What is a music note interval?
A music note interval is simply the difference in pitch between two separate music notes.
This difference in pitch, or in other words ‘sound’, is measured in ‘frets’ on your bass guitar fretboard.
The smallest interval of sound between two notes is obviously one fret. This interval distance, called a ‘minor second’, is commonly referred to as a ‘semi-tone’ or ‘half step’.
The largest music note interval on a bass guitar is when you play the open E string (i.e. the thickest string) and then quickly jump all the way up to play the very last fret on the G string (i.e. thinnest string) right near your bass guitar pickup. The specific note interval for this massive jump will ultimately be determined by the total amount of frets on your bass guitar neck.
Music note intervals are like ‘building blocks’ of sound that you can piece together to create different music scales, ‘arpeggio’ chords and song chord progressions.
Why are music note intervals important?
Understanding music note intervals is extremely important as it allows you to:
- systematically train your ear to identify specific music notes being played in songs by other musicians
- understand how chords are constructed and why they are given specific names
- understand how the greatest songs of all time were written and why they sound so amazing
- become a significantly better songwriter by providing ideas on what is possible and how specific genres of music are created e,g, ‘the blues’, rock, funk, gospel, metal, jazz
- it allows you to learn cover songs a lot faster because you can more easily identify patterns within a song and realise how different parts of a song relate to one another
- quickly react in spontaneous jam sessions with friends and play those dreaded unfamiliar song requests during live gigs
- be a professional musician who can more easily communicate ideas with other like-minded musicians.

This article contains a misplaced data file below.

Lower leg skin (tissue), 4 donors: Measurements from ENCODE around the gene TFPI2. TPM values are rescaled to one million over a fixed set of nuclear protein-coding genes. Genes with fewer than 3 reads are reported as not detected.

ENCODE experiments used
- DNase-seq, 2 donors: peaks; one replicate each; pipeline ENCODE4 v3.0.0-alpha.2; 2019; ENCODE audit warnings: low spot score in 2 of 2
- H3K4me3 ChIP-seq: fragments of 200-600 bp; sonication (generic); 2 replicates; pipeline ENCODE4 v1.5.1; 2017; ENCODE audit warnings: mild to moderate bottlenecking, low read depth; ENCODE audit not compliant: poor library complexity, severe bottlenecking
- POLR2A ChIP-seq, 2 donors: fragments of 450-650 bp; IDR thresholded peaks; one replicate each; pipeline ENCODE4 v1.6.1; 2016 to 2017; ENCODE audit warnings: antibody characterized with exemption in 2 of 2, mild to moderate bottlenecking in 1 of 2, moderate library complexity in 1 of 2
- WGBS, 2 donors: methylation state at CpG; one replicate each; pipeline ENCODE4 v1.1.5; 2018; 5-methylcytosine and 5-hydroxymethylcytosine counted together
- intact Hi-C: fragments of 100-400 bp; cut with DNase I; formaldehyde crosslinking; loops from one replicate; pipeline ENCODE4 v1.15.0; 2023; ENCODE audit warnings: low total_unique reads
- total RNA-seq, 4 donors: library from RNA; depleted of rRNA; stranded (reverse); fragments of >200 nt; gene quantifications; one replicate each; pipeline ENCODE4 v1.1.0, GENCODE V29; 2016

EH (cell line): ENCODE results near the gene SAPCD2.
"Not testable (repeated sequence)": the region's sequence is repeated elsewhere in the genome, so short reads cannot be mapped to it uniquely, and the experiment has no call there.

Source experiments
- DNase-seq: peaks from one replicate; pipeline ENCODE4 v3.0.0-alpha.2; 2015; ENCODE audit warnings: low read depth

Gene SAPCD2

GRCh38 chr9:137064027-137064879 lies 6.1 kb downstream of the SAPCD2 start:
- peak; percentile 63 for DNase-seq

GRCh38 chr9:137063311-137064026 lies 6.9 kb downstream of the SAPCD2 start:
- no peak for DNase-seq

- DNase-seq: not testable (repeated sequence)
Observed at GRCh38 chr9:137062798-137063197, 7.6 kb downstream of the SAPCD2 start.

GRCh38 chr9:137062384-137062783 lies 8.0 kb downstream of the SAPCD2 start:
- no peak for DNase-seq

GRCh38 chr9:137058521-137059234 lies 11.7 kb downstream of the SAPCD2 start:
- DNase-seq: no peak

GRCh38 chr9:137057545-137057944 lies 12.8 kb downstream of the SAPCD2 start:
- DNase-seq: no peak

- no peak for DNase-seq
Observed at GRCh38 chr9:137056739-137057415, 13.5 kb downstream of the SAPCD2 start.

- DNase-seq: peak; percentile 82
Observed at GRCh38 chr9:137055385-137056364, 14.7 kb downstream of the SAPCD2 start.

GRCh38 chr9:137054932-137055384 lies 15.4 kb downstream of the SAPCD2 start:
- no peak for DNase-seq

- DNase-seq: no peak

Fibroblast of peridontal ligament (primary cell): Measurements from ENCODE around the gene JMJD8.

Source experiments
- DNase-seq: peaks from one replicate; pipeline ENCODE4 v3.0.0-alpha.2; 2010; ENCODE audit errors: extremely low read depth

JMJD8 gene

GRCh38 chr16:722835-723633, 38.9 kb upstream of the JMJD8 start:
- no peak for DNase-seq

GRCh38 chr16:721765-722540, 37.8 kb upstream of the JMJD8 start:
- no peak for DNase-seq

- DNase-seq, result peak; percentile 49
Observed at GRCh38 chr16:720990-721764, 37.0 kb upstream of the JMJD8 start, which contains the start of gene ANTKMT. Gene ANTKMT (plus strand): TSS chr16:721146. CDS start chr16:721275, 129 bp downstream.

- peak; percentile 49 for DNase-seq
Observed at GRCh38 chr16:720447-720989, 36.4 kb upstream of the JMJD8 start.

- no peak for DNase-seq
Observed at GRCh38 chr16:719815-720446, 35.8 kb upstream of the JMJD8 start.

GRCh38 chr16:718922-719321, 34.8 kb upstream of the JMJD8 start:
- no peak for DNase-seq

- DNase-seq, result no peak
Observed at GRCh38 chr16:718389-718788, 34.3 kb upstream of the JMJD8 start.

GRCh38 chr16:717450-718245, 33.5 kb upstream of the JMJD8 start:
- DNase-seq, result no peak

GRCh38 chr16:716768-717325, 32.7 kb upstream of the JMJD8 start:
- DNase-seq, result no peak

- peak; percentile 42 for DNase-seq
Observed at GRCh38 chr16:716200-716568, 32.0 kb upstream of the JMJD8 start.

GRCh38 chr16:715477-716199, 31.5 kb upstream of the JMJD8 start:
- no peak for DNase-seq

Music Note Intervals
The following information teaches the first 12 music note intervals on a bass guitar starting from the ‘A’ note located on the 5th fret of the E string.
Why did I choose this ‘A’ note as the starting point to teach music note intervals, and not some other note like the ‘C’ note used by many music theory textbooks? Because using the ‘A’ note as a starting point to measure music note intervals from:
- is one of the easiest and most common locations on the bass guitar fretboard to play a lot of common songs
- is a common sounding region of the bass guitar fretboard allowing you to more quickly become familiarise your ear with each interval’s unique sound
- is a great position to start learning ’12 Bar Blues’ from, which many other musicians know how to play, and which 6 string guitarists love soloing over. You can literally jam 12 bar blues in the key of ‘A’ for hours with musicians you have only just met.
So let’s get into it and learn the first 12 music note intervals.
1. What is the ‘Root’?
The ‘Root’ note, which is commonly referred to as the ‘Tonic’ or ‘Fundamental’ note, is the:
- reference point that all the other music note intervals refer to
- very first note in a music scale which is commonly referred to as ‘The Key’
- first note that all the other notes in a chord refer to
Our interval lesson assumes your bass guitar has standard open string tuning of E, A, D and G, where E is the thickest string, and G is the thinnest string.
The above image shows that the red dot representing the root note is the ‘A’ note on the 5th fret of E string.
The root note can be located anywhere on the bass guitar fretboard you want it to be. It does note have to be on the E string’s 5th fret. If you change the root note to another location on the fretboard all of its associated note intervals will move with it. This will make more sense once you read this article.
2. What is a ‘minor Second’?
A minor 2nd is one fret away from the root note.